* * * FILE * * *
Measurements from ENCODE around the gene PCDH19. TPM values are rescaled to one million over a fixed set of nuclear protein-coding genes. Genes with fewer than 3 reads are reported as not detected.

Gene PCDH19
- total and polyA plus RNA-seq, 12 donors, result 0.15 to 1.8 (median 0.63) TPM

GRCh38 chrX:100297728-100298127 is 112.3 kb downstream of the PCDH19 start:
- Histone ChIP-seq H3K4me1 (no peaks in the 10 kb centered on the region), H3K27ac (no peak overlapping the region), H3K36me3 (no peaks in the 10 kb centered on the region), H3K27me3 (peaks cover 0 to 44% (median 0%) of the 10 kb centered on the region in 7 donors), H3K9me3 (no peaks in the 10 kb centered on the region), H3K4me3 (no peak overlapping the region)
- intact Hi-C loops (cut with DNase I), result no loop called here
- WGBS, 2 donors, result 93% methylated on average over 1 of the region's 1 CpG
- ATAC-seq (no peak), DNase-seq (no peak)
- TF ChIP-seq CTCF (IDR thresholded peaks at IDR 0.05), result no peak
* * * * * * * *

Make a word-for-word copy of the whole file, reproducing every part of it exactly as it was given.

Measurements from ENCODE around the gene PCDH19. TPM values are rescaled to one million over a fixed set of nuclear protein-coding genes. Genes with fewer than 3 reads are reported as not detected.

Gene PCDH19
- total and polyA plus RNA-seq, 12 donors, result 0.15 to 1.8 (median 0.63) TPM

GRCh38 chrX:100297728-100298127 is 112.3 kb downstream of the PCDH19 start:
- Histone ChIP-seq H3K4me1 (no peaks in the 10 kb centered on the region), H3K27ac (no peak overlapping the region), H3K36me3 (no peaks in the 10 kb centered on the region), H3K27me3 (peaks cover 0 to 44% (median 0%) of the 10 kb centered on the region in 7 donors), H3K9me3 (no peaks in the 10 kb centered on the region), H3K4me3 (no peak overlapping the region)
- intact Hi-C loops (cut with DNase I), result no loop called here
- WGBS, 2 donors, result 93% methylated on average over 1 of the region's 1 CpG
- ATAC-seq (no peak), DNase-seq (no peak)
- TF ChIP-seq CTCF (IDR thresholded peaks at IDR 0.05), result no peak